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Thunderbird

Kvantum's page

Adventure Path Charter Subscriber; Pathfinder Campaign Setting, Companion, Roleplaying Game Subscriber. Pathfinder Society Member. 2,554 posts. 6 reviews. No lists. 1 wishlist. 1 Pathfinder Society character.



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Wickedly Evil. Brilliantly Wicked.

*****

Visually this book is great. The chapter 1 opener alone is amazing. But what do we get in terms of actual content here? What makes this book worth your hard-earned gaming dollar? Well, let me break it down for you.

The first chapter is 124 pages of fiendish divinities, the vast majority of the Lords, Princes, Archdevils, Ranas, Harbingers, Demagogues, and whatever other categories of quasi-divine fiends that have been mentioned ever since the first Pathfinder Bestiary. All of them at the very least getting a few lines of description, an Obedience, and spell-like abilities for their Boons. The major players in the Abyss, Abaddon, and Hell get fully laid out cult details (domains, favored weapons, and whatnot) plus Evangelist, Exalted, and Sentinel boons as well as an Obedience.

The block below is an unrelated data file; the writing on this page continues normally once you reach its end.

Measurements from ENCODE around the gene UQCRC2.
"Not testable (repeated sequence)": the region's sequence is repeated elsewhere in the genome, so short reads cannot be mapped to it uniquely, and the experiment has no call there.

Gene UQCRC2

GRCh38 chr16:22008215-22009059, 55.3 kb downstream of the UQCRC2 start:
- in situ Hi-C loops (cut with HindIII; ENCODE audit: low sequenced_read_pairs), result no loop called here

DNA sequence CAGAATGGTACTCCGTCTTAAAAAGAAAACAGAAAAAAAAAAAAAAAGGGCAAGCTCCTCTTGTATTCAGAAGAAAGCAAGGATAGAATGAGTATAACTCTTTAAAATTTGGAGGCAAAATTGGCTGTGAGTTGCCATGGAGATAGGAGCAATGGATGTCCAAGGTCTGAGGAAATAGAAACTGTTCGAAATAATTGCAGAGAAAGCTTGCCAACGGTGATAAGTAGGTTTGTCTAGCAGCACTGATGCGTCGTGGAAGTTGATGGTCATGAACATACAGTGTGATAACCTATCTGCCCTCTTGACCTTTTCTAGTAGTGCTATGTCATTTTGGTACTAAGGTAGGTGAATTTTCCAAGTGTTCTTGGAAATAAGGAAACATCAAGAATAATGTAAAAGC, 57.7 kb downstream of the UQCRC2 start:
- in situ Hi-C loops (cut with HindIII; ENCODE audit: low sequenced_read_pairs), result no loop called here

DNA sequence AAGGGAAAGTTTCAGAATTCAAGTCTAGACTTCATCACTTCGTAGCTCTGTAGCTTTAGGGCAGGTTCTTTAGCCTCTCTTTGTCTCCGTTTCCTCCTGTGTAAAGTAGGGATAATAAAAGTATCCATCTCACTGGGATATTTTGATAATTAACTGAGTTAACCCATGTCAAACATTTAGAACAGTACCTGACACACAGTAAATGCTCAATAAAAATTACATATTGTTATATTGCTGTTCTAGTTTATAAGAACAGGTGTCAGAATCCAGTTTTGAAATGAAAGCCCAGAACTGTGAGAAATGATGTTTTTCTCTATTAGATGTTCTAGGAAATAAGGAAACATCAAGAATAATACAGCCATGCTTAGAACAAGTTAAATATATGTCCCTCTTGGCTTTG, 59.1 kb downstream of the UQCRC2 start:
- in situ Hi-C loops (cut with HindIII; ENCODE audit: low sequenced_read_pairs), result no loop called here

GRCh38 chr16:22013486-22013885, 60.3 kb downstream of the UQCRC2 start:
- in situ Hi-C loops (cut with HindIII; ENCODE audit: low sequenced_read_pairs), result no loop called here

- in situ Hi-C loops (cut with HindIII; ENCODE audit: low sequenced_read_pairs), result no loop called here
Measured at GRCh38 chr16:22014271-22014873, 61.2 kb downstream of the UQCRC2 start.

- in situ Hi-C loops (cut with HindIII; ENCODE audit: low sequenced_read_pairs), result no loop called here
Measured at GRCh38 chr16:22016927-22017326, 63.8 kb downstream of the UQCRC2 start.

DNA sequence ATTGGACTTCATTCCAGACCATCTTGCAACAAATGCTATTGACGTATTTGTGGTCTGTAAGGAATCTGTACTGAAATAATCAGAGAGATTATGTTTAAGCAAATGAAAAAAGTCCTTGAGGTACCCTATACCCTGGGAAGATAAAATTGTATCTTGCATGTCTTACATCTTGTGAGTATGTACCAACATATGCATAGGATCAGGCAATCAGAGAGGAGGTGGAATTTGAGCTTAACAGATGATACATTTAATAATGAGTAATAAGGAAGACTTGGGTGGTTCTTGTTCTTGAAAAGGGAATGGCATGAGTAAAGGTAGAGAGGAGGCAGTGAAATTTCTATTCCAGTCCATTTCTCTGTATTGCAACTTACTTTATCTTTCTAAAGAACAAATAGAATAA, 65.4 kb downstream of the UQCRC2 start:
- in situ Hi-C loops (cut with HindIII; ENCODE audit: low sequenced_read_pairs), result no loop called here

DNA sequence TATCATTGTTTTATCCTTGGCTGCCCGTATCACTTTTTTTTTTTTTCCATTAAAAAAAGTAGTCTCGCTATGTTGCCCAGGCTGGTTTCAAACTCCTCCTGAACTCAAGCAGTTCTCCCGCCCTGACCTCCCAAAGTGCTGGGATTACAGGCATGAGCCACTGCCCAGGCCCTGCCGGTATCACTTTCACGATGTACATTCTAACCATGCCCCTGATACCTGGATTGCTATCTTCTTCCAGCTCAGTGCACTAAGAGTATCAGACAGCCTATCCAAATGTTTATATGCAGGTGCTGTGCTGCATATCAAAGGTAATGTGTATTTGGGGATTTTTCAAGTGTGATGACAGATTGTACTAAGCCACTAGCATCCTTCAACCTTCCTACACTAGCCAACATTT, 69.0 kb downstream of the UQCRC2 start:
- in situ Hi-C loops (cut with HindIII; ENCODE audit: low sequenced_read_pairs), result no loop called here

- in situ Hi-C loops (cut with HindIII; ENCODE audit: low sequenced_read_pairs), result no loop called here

Chapter 2 has 24 pages on Fiendish Realms, whether in Hell, Abaddon, the Abyss, elsewhere across the planes, or even within the demiplane linked to the Book of the Damned itself. (Yes, the tome you end up perusing might link the unwary to a netherrealm of fiendish darkness - reader beware!)

Chapter 3 brings us 36 pages on Fiendish Influences, ie, "crunch", feats, spells, rituals, magic items, artifacts, prestige classes, and six pages devoted just to Infernal Contracts, selling a soul in a buyer's market.

Chapter 4 unveils 36 pages for the Fiendish Bestiary, including discussions on summoning various creatures from the nether realms, focusing on demons, daemons, and devils, as well as a catch-all section for everything else, and then a new type of fiend for every existing fiendish subtype, from asuras to sahkils.

Finally, the Appendix includes 28 pages of excerpts supposedly from the Book of the Damned itself, blasphemous rantings of a fallen angel who saw too much, for too long. Lo, beware you who would read it too. lest ye go mad as well. For thine reviewer, however, 'tis but too late.

Finishing up things we get a 1-page index, the OGL on 1 page, and finally a 1-page ad for the Starfinder Alien Archive.

Any "missing" pages from the 288-page total are from chapter opening spreads (the one for Chapter 1 is gorgeous) or from the initial section detailing the dangers of the Book of the Damned itself, as an artifact your PCs or NPC villains might interact with.